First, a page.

SummaryWe need to talk about Lukid. Perhaps you might wonder what's happened to the loveable curly-haired scamp that brought us his slumped, sweetly sad debut Onandon in those bucolic, summery New Labour days of 2007. The line from that record to his most recent release on his GLUM label seems to trace the sinking of a mind deeper and deeper into freezing waters. The Tony Blair beats have now vanished. This is Cameron's Britain.
But while on the surface things might seem increasingly icy, his forthcoming album (titled Lonely At The Top) is really the story of a young man coming to terms with himself and his own idiosyncrasies and contradictions. Lukid has stopped trying to explain things; there are no real genre signposts here, and no trying to fit in with anyone else's expectations.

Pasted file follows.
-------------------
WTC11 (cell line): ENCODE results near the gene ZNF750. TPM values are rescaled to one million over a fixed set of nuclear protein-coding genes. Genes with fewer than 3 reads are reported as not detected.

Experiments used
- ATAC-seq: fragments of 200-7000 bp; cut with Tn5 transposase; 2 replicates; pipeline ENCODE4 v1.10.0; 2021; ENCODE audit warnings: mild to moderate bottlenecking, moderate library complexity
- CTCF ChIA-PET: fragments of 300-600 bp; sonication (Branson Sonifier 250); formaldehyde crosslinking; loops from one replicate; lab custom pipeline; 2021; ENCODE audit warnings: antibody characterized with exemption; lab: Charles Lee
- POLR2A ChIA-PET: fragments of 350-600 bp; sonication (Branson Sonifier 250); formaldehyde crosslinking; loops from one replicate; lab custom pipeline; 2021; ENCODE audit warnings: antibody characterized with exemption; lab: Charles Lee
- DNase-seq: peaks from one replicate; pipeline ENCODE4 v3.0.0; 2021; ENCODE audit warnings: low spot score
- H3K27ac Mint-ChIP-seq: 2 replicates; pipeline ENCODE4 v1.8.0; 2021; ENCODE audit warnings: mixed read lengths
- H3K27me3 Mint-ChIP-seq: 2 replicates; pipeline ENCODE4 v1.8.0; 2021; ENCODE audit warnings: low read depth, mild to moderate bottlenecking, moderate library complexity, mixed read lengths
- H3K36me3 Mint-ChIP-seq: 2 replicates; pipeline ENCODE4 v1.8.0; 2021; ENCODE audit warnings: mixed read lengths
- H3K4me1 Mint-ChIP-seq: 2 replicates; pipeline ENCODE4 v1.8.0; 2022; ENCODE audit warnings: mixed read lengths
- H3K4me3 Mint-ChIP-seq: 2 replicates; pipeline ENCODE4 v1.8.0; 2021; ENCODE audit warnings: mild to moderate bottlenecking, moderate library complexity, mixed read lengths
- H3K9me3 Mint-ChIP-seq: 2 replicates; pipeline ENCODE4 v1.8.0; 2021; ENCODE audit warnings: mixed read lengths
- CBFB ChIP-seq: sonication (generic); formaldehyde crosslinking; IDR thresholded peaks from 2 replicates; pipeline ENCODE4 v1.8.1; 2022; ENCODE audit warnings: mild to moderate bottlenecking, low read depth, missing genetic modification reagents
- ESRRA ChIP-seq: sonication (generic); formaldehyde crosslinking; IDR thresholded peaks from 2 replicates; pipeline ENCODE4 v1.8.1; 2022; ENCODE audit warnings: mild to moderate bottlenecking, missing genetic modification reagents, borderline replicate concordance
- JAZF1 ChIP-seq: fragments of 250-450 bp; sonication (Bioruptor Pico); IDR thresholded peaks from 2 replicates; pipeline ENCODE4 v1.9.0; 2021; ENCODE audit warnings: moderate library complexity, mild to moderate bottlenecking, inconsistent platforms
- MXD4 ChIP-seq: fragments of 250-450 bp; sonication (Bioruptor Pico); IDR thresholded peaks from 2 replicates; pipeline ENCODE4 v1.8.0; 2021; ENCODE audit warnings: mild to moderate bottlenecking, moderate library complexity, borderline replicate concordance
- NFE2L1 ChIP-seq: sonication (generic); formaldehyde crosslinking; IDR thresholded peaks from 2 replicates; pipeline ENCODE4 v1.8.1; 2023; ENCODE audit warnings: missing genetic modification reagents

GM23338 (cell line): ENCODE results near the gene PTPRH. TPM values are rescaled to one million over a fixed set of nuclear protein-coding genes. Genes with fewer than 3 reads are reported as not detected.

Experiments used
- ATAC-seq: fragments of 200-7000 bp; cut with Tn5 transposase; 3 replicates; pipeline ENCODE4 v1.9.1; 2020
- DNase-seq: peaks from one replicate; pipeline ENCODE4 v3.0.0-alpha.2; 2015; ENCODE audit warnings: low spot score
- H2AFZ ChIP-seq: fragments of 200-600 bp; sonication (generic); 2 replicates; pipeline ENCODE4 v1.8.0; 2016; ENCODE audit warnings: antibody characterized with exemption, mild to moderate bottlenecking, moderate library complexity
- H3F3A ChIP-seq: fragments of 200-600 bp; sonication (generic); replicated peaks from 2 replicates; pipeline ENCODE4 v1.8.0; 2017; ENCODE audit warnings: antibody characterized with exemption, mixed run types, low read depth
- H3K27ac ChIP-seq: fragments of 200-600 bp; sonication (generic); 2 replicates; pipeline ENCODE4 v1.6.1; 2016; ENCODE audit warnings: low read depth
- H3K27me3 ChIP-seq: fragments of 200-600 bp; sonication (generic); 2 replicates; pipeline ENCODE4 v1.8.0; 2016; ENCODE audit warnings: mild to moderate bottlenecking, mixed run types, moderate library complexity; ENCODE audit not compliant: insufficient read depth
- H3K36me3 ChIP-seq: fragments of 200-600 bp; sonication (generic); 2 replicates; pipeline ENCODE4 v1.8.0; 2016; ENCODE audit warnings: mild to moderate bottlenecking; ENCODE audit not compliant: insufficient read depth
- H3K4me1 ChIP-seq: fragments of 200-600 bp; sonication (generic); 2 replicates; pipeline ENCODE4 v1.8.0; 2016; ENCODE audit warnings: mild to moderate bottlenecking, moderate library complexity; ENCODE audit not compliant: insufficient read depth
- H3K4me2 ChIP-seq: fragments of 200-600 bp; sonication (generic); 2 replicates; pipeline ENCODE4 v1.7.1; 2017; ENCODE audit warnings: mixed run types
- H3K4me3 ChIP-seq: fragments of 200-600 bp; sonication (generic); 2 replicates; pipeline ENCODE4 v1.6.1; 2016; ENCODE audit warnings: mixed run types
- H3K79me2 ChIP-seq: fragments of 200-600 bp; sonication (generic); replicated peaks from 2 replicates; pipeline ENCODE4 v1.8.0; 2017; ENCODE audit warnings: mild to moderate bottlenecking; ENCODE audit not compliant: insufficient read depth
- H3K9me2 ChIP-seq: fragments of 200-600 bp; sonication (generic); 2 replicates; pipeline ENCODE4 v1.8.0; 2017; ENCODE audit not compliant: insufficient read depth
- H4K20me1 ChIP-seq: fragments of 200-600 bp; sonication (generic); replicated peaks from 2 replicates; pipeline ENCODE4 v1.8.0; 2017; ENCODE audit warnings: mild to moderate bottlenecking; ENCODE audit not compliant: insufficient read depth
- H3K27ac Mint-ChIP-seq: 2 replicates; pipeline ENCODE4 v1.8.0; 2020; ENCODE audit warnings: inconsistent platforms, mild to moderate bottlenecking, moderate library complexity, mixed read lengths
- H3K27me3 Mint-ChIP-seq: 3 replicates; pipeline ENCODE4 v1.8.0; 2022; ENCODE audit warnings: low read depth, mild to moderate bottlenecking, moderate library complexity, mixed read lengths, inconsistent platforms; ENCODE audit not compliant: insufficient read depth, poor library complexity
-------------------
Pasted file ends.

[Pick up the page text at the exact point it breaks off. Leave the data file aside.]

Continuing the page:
On Lonely At The Top we hear Lukid pooling together elements from his varied back-catalogue to create something that manages to sound like nothing he's done before. We get glimpses of the raw anger displayed on his GLUM releases, of the ecstatic and psychedelic pop he makes with Simon Lord as Arclight, of his recent brooding score for the documentary "Personal Best", and of his sunnier early releases on Werk, but it's all assembled with a new voice and a new intent. Whatever has happened in Lukid's life over the last few years, with the carefully constructed narrative arc of Lonely At The Top he gives the impression of a story of catharsis and redemption.
Lukid does this with such singularity, only increasing with each release, that you wonder why he isn't officially a national treasure yet. If you see him sitting on a wall, his little face turned towards the sun, swinging his legs and humming to himself, stop and give him a thumbs up. It's lonely at the top.